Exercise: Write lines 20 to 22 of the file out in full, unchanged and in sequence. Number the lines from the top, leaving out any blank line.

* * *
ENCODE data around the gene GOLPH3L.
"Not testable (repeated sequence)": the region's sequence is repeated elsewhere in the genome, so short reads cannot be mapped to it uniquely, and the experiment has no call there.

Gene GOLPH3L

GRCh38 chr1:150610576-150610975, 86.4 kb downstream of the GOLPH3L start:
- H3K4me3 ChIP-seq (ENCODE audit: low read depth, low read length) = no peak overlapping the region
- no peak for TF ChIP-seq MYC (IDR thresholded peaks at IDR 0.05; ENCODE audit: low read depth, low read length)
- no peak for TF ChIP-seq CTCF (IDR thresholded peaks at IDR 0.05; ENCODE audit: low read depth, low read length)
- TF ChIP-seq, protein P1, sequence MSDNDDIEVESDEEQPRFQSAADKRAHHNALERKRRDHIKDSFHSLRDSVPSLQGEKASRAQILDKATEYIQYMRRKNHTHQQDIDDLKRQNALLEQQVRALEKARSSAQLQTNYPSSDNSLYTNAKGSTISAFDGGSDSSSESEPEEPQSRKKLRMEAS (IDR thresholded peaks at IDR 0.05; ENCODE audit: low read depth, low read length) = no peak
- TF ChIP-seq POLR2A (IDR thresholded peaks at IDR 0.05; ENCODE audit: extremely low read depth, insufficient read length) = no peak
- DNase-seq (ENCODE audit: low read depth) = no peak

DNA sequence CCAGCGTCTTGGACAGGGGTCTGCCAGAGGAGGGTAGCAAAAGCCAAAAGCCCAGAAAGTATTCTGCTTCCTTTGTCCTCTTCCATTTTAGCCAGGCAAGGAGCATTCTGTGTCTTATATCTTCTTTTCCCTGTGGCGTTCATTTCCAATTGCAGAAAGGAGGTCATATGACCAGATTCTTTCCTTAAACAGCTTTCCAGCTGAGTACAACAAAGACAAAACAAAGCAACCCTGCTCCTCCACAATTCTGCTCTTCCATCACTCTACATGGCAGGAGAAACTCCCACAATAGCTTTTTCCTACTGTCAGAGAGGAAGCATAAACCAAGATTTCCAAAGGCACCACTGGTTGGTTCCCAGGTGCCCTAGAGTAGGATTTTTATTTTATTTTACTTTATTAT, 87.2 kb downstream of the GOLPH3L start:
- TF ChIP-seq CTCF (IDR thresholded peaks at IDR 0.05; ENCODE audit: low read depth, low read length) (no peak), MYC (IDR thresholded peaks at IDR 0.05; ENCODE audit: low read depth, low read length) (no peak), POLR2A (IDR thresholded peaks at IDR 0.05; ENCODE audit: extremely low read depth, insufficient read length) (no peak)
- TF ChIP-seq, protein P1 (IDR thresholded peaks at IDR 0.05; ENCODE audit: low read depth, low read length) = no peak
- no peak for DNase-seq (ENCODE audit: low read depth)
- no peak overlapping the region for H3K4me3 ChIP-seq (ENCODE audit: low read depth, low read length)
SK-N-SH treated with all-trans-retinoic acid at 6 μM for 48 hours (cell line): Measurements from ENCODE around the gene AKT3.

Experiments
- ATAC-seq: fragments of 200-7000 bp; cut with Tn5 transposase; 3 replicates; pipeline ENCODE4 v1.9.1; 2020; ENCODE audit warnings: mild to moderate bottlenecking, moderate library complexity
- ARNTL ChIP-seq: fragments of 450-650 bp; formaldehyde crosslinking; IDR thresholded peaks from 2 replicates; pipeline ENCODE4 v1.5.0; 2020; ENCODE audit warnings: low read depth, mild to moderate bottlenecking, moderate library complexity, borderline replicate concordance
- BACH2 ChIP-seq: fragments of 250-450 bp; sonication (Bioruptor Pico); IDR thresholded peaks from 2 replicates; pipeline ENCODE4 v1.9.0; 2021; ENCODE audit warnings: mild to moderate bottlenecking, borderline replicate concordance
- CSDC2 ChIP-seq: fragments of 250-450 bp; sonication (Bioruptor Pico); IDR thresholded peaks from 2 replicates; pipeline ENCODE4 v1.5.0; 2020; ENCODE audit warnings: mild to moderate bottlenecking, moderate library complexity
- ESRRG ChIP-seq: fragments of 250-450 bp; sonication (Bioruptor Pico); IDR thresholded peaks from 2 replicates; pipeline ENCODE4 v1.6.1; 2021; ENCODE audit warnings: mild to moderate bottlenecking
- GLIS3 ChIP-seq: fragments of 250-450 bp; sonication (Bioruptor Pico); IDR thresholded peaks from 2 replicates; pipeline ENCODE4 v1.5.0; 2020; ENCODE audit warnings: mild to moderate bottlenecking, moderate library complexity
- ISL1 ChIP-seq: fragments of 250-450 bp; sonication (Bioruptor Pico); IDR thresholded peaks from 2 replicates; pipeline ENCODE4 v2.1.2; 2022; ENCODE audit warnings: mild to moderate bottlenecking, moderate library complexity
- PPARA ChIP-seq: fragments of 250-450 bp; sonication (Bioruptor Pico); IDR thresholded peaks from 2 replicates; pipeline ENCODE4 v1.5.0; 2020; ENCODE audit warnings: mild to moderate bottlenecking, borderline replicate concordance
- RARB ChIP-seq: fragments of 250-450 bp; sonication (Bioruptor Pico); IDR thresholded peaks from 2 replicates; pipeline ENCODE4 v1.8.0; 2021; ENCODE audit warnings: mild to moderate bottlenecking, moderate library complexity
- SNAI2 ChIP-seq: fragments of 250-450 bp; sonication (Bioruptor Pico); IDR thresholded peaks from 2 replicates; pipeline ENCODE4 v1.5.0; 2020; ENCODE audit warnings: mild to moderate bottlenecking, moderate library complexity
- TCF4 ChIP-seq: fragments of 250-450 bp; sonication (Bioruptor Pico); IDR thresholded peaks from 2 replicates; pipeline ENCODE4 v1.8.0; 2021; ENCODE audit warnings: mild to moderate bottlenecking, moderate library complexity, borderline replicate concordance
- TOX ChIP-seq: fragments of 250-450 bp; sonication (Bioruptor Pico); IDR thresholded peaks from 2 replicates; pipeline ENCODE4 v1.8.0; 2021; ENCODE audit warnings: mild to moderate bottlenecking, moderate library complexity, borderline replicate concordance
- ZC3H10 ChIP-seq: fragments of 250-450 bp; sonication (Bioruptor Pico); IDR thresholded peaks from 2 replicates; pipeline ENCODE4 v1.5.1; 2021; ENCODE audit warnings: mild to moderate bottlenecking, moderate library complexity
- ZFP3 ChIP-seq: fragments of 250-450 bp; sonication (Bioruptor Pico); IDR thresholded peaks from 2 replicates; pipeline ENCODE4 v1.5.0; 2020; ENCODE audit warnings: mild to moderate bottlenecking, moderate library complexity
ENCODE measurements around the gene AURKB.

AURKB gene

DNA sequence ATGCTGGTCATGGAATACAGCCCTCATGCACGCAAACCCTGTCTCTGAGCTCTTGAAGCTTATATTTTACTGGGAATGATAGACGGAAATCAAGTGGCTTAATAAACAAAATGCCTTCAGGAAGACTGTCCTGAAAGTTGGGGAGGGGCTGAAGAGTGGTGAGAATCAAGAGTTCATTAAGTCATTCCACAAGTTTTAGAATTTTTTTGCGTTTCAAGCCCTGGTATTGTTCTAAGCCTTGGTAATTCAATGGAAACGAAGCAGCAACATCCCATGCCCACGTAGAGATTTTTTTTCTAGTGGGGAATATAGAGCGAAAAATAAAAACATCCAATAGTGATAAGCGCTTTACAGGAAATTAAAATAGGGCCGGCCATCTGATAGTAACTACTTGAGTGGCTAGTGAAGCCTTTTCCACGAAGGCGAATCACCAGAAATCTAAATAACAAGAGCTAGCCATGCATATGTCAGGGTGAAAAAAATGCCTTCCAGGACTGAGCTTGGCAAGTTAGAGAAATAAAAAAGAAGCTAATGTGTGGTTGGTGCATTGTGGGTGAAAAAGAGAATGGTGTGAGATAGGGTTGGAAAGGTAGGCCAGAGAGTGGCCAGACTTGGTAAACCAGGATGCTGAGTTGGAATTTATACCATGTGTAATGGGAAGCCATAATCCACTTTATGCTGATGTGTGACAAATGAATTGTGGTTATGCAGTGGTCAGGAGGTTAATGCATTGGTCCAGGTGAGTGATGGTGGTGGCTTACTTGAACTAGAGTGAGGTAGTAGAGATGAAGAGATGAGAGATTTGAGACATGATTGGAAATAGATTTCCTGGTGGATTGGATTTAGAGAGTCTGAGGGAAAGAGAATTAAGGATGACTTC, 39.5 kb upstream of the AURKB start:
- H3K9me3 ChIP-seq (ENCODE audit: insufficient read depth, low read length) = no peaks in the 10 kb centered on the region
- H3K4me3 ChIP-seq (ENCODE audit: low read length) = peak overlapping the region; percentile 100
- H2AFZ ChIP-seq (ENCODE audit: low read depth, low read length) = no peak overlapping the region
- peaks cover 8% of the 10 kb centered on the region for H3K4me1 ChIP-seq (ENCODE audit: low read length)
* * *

- BACH2 ChIP-seq: fragments of 250-450 bp; sonication (Bioruptor Pico); IDR thresholded peaks from 2 replicates; pipeline ENCODE4 v1.9.0; 2021; ENCODE audit warnings: mild to moderate bottlenecking, borderline replicate concordance
- CSDC2 ChIP-seq: fragments of 250-450 bp; sonication (Bioruptor Pico); IDR thresholded peaks from 2 replicates; pipeline ENCODE4 v1.5.0; 2020; ENCODE audit warnings: mild to moderate bottlenecking, moderate library complexity
- ESRRG ChIP-seq: fragments of 250-450 bp; sonication (Bioruptor Pico); IDR thresholded peaks from 2 replicates; pipeline ENCODE4 v1.6.1; 2021; ENCODE audit warnings: mild to moderate bottlenecking